Self-reported sleep impairment in functional dyspepsia and irritable bowel syndrome

Seung Young Kim, Rok Seon Choung, Seung Ku Lee, Jung Wan Choe, Sung Woo Jung, Jong Jin Hyun, Ja Seol Koo, Sang Woo Lee, Chol Shin

Research output: Contribution to journalArticlepeer-review

29 Citations (Scopus)


Background/Aims Sleep impairment is a common complaint among patients with irritable bowel syndrome (IBS) and functional dyspepsia (FD). This study aimed to evaluate the prevalence of sleep impairment in FD or IBS patients, and to determine whether IBS-FD overlap induced more sleep disturbance than FD or IBS alone. Methods A population-based cohort in South Korea including 2251 subjects was asked about gastrointestinal symptoms including IBS and dyspepsia-related symptoms. In addition, sleep disturbance was measured using the Pittsburgh Sleep Quality Index and Epworth Sleepiness Scale questionnaires. One-way ANOVA and logistic regression were used to assess differences among the 4 groups (healthy subjects, IBS alone, FD alone, and IBS-FD overlap). Results Of 2251 subjects who were surveyed by questionnaire, 2031 responded (92.5% response rate) and were analyzed. The prevalence of IBS, FD, and IBS-FD overlap was 8.0% (95% confidence interval [CI], 6.8-9.2%), 4.8% (95% CI, 3.9-5.8%), and 1.8% (95% CI, 1.2-2.4%), respectively. FD alone, but not IBS alone, was significantly associated with a poorer sleep quality index (OR, 2.68; 95% CI, 1.43-5.01) and more daytime sleepiness (OR, 2.21; 95% CI, 1.14-4.30), compared to healthy subjects. IBS-FD overlap had the greatest likelihood of a poorer sleep quality index (OR, 3.88; 95% CI, 1.83-8.19), daytime sleepiness (OR, 2.47; 95% CI, 1.01-5.67), and insomnia (OR, 2.84; 95% CI, 1.39-5.82), compared to healthy subjects. Conclusion A correlation between functional gastrointestinal disorders and sleep disturbance was demonstrated, which was significantly pronounced in the context of IBS-FD overlap.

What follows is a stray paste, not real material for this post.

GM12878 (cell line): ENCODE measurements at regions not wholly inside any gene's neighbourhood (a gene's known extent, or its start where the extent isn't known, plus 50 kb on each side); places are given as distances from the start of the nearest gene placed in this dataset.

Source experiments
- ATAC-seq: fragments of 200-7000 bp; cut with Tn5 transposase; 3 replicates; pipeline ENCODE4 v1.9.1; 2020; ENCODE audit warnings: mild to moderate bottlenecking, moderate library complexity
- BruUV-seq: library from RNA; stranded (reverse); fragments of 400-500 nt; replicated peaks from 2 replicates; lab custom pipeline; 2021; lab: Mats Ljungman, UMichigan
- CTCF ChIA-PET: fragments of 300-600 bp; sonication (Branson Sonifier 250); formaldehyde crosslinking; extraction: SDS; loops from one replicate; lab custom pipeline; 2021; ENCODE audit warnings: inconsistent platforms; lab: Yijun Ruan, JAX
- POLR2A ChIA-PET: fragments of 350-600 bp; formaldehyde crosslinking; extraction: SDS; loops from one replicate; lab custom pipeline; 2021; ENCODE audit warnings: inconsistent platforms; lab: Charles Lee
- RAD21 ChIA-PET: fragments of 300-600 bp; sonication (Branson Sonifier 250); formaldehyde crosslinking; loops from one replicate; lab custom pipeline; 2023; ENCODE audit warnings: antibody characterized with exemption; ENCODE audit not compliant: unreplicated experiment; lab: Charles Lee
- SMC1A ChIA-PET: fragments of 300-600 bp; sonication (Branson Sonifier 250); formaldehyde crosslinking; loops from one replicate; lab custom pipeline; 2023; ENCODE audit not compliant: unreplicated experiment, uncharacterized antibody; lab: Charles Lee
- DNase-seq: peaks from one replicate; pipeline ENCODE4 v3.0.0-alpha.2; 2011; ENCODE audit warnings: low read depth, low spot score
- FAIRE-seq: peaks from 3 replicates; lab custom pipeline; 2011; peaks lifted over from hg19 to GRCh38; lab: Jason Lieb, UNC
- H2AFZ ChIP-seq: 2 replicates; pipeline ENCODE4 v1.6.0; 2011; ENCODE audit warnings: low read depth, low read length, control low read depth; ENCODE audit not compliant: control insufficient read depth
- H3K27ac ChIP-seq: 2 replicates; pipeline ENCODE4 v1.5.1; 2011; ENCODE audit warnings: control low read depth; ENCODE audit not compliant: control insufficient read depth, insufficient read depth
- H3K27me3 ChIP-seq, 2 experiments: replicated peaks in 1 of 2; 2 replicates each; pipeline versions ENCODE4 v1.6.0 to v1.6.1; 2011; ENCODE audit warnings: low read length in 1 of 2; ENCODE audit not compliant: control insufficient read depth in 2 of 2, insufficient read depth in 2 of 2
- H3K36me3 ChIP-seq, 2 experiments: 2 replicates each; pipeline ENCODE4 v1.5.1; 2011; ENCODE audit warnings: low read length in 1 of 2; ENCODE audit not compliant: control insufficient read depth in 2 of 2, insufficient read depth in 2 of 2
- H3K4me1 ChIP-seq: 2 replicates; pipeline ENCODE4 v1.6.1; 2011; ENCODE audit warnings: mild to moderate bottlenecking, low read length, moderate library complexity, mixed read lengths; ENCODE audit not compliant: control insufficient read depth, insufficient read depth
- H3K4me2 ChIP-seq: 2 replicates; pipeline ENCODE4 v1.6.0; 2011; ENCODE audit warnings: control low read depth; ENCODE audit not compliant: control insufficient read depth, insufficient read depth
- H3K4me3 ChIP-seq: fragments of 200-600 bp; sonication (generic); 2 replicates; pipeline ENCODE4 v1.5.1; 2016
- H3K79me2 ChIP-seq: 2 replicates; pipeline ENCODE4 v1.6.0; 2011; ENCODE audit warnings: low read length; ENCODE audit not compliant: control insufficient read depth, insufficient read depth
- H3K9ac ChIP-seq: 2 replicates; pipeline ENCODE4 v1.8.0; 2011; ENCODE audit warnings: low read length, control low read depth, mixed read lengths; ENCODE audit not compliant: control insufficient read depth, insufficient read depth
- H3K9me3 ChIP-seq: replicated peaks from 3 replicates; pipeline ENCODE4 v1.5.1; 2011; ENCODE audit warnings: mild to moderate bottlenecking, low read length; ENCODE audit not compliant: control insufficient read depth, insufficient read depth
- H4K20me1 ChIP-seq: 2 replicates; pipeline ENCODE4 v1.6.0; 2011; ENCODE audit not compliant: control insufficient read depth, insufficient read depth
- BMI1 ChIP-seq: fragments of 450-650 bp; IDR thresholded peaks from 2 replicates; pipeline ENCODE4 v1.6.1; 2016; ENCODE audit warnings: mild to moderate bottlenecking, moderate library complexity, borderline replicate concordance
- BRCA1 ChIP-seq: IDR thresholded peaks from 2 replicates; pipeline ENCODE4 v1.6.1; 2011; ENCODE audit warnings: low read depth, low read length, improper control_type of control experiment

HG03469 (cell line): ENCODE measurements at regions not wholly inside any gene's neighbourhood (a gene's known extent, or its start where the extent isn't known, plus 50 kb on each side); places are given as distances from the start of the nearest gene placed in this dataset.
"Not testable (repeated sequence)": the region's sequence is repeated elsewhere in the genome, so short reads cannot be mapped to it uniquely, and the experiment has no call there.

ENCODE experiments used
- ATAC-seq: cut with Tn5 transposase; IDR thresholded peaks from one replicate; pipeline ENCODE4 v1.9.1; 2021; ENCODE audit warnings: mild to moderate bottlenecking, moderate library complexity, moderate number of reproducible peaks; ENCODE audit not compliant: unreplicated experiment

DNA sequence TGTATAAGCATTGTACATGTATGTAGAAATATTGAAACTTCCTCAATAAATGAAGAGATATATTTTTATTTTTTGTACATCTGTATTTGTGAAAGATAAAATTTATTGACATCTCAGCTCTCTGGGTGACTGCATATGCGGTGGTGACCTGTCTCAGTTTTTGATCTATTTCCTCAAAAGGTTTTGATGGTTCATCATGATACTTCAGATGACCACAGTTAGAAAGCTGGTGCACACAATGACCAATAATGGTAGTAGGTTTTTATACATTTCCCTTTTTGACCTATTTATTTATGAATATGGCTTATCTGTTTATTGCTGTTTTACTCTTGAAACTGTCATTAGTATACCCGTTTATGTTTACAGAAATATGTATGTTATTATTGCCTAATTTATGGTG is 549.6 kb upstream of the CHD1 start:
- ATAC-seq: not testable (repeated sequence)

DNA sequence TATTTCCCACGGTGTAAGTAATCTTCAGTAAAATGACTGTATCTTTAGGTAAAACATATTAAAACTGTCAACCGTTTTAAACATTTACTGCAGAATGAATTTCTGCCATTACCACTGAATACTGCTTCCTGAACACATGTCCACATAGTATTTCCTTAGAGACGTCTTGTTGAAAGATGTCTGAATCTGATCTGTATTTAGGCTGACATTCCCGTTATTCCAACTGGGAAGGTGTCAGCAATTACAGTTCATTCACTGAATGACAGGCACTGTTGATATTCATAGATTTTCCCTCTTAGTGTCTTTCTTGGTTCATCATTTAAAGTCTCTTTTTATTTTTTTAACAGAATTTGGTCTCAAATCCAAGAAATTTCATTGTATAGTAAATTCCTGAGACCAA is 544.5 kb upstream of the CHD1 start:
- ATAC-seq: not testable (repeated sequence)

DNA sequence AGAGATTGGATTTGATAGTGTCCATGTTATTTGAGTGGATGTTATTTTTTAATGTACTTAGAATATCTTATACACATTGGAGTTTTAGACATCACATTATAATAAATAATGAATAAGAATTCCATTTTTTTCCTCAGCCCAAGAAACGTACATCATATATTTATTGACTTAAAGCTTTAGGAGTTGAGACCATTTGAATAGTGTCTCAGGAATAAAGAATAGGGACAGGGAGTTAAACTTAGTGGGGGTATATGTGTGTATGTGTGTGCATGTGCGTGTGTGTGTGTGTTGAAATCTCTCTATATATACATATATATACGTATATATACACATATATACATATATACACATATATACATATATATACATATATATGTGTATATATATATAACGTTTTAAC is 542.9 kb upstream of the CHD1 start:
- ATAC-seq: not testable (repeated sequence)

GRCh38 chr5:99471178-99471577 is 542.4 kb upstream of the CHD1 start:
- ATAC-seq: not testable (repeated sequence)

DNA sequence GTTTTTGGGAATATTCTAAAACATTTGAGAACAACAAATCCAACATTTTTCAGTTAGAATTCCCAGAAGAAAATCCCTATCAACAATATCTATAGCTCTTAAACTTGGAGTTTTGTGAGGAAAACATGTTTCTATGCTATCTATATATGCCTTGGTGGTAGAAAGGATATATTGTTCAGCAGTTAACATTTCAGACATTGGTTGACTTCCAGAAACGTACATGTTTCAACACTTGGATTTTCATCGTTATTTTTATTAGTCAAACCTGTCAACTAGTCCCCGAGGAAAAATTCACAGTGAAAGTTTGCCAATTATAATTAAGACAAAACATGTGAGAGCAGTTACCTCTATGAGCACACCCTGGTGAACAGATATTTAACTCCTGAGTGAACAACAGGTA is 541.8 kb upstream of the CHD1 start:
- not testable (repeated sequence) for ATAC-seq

Original languageEnglish
Pages (from-to)280-288
Number of pages9
JournalJournal of Neurogastroenterology and Motility
Issue number2
Publication statusPublished - 2018

Bibliographical note

Funding Information:
Financial support: This research was supported by the Korea Centers for Disease Control and Prevention (2012-E71005-00, 2013-E71005-00) and by the Bio and Medical Technology Development Program of the NRF funded by the Korean government, MSIP (NRF-2015M3A9B6027142). This study was partly supported by a Korea University Grant.

Publisher Copyright:
© 2018 The Korean Society of Neurogastroenterology and Motility.


  • Functional gastrointestinal disorder
  • Irritable bowel syndrome
  • Sleep

ASJC Scopus subject areas

  • Clinical Neurology
  • Gastroenterology


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